4

It's not about image compression but rather the number of HTTP-requests. Sprite sheets are a common developer technique nowadays. You can read an overview of the technique and its benefits here: http://css-tricks.com/css-sprites/


4

JPG is a lossy compression method. This means every time you save a jpg image data is thrown away in order to save file size (kb). It is important to realize that this loss of data happens each and every time you save a jpg. So if you open a jpg, then save it as a jpg you have thrown away more image data. It is in areas where the data loss has occurred that ...


3

I ended up using ImageOptim: http://imageoptim.com/ What it is is a wrapper around several different PNG optimization tools. It comes with OptiPNG, PNGCrush, AdvPNG, PNGout and a few other's you can add-on. The idea is that it picks the best tool for the particular PNG. It's not perfect in that it's still mostly automatic, so I can't fine tune more ...


3

My approach would be to use Select > Color Range: Eyedropper a clean area of the yellow to make it the foreground color. Be sure to set the sampling to 3x3 or 5x5, not single pixel. Choose Select > Color Range and click the "+" icon in the dialog. Work with the image until all the icon pixels are selected but none of the background (should be easy). ...


3

No, GIF for static images is a waste of bandwith. PNG can almost always be much smaller than GIF GIF has very poor compression algorithm, but has smaller header. PNG has few bytes more of overhead for extensible metadata, but has superior compression algorithm. So the larger the image, the bigger advantage PNG has. Basically only images like 1x1 spacer ...


3

All it really takes is a Levels, Curves, or Brightness adjustment. Almost any free or paid raster editing application has the capacity to raise the white point and lower the black point. This would, in turn, remove the grey, brighten the white, and darken the black. Images don't customarily "end up" like that without some serious alteration somewhere such ...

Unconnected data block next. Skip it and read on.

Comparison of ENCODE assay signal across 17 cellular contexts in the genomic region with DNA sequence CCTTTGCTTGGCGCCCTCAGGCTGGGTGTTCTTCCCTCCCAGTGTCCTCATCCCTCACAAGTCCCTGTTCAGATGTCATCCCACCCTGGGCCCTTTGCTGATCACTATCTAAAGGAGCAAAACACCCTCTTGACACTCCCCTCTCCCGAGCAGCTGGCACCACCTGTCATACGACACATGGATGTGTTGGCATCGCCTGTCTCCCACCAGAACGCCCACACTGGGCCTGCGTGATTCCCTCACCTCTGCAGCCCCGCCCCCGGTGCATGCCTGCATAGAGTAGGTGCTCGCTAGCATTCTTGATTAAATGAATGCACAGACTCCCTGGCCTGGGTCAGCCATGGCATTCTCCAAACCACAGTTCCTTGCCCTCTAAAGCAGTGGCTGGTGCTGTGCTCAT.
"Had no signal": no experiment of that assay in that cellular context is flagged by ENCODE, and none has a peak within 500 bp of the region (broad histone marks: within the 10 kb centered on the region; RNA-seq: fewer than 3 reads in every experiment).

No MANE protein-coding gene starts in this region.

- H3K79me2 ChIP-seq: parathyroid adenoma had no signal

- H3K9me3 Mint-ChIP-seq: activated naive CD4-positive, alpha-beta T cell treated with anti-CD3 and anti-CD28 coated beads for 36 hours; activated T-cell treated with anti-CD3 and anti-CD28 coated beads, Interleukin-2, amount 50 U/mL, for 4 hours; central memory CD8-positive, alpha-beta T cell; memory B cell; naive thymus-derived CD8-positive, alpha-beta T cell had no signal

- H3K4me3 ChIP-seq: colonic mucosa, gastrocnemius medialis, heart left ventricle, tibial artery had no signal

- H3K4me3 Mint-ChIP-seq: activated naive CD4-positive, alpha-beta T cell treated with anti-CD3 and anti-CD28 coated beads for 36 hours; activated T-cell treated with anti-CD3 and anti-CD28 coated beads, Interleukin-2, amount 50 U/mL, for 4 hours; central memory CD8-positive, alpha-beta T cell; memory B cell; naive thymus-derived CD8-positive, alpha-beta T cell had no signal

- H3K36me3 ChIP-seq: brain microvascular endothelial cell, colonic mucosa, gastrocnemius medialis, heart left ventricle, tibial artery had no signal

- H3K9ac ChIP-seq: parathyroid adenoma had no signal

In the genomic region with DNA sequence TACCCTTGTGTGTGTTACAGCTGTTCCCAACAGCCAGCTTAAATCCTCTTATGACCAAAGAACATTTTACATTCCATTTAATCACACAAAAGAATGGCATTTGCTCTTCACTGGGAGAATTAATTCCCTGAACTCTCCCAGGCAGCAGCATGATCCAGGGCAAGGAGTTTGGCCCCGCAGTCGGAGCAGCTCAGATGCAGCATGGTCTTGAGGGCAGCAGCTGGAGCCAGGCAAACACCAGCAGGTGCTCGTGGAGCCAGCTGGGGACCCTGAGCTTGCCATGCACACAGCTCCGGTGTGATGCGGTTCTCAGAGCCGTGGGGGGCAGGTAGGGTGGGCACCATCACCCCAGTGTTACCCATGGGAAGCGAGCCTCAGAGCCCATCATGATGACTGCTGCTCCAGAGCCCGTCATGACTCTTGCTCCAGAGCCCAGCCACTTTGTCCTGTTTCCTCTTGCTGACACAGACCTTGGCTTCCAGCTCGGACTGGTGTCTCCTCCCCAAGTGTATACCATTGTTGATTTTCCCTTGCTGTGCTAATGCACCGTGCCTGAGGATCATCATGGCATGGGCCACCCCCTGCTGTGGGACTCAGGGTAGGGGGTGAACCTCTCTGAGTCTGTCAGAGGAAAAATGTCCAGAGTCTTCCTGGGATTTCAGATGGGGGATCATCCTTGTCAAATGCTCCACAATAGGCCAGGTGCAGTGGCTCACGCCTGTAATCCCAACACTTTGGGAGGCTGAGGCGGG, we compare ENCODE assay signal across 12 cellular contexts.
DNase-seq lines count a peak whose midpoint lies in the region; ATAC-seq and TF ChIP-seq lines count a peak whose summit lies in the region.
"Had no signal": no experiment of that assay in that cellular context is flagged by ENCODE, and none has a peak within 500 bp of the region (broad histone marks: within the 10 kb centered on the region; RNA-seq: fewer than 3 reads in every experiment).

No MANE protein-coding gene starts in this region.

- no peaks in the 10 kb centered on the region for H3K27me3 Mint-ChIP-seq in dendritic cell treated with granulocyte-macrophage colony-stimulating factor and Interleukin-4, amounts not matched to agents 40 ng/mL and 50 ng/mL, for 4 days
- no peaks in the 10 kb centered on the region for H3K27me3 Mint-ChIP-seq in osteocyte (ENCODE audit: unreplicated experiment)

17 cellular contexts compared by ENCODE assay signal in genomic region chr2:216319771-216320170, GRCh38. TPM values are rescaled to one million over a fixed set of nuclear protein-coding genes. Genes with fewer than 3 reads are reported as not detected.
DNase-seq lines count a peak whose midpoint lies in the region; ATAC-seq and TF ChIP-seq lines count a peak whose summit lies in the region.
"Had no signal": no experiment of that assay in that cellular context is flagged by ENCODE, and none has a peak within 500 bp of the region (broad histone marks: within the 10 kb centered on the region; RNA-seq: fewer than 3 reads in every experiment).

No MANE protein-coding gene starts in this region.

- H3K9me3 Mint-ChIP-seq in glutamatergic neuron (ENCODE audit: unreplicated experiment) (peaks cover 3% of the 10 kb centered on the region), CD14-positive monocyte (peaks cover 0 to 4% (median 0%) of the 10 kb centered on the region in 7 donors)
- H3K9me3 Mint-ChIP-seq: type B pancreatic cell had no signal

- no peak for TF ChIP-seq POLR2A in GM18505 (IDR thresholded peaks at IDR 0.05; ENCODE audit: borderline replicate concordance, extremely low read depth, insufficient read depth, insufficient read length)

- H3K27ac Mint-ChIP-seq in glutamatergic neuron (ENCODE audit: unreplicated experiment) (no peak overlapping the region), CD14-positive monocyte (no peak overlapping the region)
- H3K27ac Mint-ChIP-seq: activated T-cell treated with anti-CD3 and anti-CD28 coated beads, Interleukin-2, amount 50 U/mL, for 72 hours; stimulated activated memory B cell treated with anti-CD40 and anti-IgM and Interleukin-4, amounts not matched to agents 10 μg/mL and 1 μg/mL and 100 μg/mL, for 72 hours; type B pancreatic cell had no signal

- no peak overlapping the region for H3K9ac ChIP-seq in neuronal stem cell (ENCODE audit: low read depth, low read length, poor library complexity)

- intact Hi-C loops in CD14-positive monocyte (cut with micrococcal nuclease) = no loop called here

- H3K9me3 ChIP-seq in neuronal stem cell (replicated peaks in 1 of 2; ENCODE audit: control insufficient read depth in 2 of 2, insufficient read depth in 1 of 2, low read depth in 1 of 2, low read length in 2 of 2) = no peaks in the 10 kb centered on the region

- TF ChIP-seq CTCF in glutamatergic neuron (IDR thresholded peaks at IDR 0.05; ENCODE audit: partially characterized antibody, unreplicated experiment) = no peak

2

PNG is similar to GIF in many ways but even better in others. It is lossless like GIF but supports 8 and 24 bit color, unlike GIF which only supports 8. PNG supports one-color and alpha transparency, whereas GIF only supports one-color transparency. PNG uses various compression filters to minimize overall image size and can apply different filters on a ...


2

If this image is representative of your other images, with large, flat areas of color, then a simple color quantize can give a good result. In the sample images there are only three intended colors: two shades of grey, and yellow. Open the image in Photoshop, and choose Image > Mode > Indexed Color Set: Colors: 3 Forced: None Transparency: Unchecked ...


2

More tools: PNGOut Yahoo SmushIt (online) For me PNGOut seems to be the best, but in a few cases SmushIt produced lower sized images. OptiPNG produced larger files than both. There's also Google Page Speed, which tells you which images could be optimized...


2

I'm not familiar with paint.net specifically, but if you see a sharp image in the editor and it's blurry after export then it is being blurred by the program, not compression. Compression doesn't create blur, but one of the ways that a program can improve the jpeg compression ratio of an image is to give it a slight blur. In Photoshop, for example, there is ...


2